Michelle De Leal, the head of Madres Angustiadas (Anguished Mothers), a group that emerged in 1995 in reaction to the growing wave of kidnappings, agrees that they are flourishing thanks to impunity.
“Impunity is factor number one, two, three, four, five, six and seven in the phenomenon of kidnapping,” she told IPS.
“Since the criminal knows he’s not going to be caught, he keeps committing crimes,” she said. “Until there is justice, the situation will not change.”
Analysts also point to the high poverty rate in the country – just over 50 percent according to official statistics, although NGOs put it much higher.
Besides kidnappings, this impoverished Central American country has one of the highest murder rates in the world: 47 per 100,000 population in 2007, according to the 2008 UNDP Statistical Report on Violence in Guatemala.
The high levels of violent crime and the continued existence of death squads that carry out “social cleansing”, often targeting suspected youth gang members, are seen by many analysts as holdovers from the 1960-1996 civil war in which 200,000 mainly rural indigenous people were killed, the great majority by the security forces and allied paramilitary groups.
Besides impunity, De Leal also said corruption is a factor. “The kidnapping rate is on the rise, but many cases actually go unreported because people know there is corruption in the police, the prosecutor’s office and the judiciary,” she said.
Rafael González, the father of 19-year-old murder victim Rosmery González, recently remarked to IPS that all law enforcement authorities and agents “are on the take.” He was pointing out that when his daughter was killed a year ago, neither the home nor the office of the chief suspect – finally arrested this month – were searched.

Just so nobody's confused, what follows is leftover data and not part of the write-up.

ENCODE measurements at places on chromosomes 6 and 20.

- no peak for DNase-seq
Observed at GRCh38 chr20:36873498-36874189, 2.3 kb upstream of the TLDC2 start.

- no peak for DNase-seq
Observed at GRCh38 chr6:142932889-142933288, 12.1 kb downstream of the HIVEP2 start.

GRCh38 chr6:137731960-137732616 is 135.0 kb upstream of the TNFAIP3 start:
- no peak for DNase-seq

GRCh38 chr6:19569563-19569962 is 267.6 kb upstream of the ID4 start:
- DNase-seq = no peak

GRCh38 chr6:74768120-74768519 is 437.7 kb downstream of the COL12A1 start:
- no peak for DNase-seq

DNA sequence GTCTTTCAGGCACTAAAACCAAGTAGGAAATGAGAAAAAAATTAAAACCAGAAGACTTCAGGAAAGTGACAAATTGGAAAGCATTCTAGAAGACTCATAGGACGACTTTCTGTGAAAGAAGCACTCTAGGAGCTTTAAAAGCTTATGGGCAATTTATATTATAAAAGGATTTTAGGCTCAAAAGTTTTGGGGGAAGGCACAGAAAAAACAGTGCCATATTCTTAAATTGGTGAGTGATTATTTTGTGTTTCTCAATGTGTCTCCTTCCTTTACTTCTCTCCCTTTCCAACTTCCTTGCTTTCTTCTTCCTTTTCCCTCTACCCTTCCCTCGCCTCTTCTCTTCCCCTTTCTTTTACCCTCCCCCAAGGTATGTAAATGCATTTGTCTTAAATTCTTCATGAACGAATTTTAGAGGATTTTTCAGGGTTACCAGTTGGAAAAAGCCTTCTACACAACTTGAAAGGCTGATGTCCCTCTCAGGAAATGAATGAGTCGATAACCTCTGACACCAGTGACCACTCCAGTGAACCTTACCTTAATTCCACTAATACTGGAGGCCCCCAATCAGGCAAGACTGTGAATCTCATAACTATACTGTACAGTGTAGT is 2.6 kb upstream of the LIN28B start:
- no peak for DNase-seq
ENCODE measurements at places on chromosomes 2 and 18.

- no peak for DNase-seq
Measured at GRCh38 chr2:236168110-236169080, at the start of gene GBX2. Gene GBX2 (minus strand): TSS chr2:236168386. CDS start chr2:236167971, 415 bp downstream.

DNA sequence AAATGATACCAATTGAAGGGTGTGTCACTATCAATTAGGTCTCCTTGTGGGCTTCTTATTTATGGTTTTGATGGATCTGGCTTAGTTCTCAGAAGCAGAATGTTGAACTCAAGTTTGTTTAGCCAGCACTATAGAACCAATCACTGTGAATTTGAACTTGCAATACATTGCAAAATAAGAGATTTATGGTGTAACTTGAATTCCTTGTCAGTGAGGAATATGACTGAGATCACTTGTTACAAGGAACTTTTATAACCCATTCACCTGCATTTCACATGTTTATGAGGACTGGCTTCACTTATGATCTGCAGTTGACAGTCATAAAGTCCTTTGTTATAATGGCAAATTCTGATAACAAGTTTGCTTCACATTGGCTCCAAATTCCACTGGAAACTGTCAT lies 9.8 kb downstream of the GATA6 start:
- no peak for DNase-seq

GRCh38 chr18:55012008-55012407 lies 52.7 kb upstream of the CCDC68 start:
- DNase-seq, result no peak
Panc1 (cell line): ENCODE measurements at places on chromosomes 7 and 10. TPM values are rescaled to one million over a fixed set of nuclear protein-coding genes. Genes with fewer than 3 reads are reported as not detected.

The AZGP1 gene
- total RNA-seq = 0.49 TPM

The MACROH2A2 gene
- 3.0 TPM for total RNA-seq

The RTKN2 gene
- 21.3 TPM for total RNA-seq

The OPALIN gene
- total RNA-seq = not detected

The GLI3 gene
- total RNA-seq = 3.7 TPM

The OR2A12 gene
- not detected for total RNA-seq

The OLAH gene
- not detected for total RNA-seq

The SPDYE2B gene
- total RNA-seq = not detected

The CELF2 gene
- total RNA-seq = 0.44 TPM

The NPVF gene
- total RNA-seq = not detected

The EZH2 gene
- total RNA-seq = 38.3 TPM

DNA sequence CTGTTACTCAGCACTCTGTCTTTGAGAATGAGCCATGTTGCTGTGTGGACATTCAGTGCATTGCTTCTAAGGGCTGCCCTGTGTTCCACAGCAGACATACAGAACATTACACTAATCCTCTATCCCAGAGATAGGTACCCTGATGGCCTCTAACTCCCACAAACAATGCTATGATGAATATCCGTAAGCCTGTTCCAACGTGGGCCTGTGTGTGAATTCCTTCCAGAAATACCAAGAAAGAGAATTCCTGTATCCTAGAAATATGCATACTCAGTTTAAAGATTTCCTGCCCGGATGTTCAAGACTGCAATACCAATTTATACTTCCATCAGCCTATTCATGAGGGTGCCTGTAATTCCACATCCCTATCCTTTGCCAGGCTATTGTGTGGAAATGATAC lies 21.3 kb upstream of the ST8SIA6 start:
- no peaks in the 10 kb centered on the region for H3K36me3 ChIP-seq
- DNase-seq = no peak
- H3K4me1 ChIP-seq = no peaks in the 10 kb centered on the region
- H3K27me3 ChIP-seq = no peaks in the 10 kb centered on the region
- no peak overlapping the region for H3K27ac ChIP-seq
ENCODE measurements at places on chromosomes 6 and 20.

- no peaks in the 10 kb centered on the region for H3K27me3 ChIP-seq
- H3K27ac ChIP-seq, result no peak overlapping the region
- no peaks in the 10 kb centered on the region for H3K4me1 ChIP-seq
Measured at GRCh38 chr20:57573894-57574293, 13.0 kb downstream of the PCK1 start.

Corruption is such a widespread problem in Guatemala that a United Nations-sponsored International Commission against Impunity in Guatemala (CICIG) was created.
The main task of CICIG, which began to operate in January 2008, is restoring trust in institutions like the corruption-riddled police and justice system. One of the key steps is to assist the Guatemalan public prosecutors’ office, the Supreme Court and the police in identifying the existence of illegal, clandestine armed security groups and their possible links to the state apparatus, in order to dismantle them.
The head of CICIG, Spanish prosecutor Carlos Castresana – who was appointed by U.N. Secretary General Ban-ki Moon – has stated that “the justice system has been invaded by criminal structures that keep it from working properly. Guatemala’s institutions must be purged from the inside; they need an exorcism.”
The director of the Guatemalan Institute of Comparative Studies in Penal Sciences (ICCPG), Luis Ramírez, said the rise in kidnappings has to do with a lack of effective investigation and intelligence work in the criminal justice system.
“When kidnappings are so widespread, real intelligence work is needed to determine the logic of how they are carried out,” he told IPS. Besides, “we do not have a criminal investigation police force. There should be a unit of investigators independent of the police, which answers to the president’s office.”
Chilean Ambassador Jorge Saavedra said that in Guatemala, “investigations are not conducted, there are neither detectives nor investigators,” and “the problem is much more than urgent.”
For several years, Chile has been working with the authorities in Guatemala to help train police.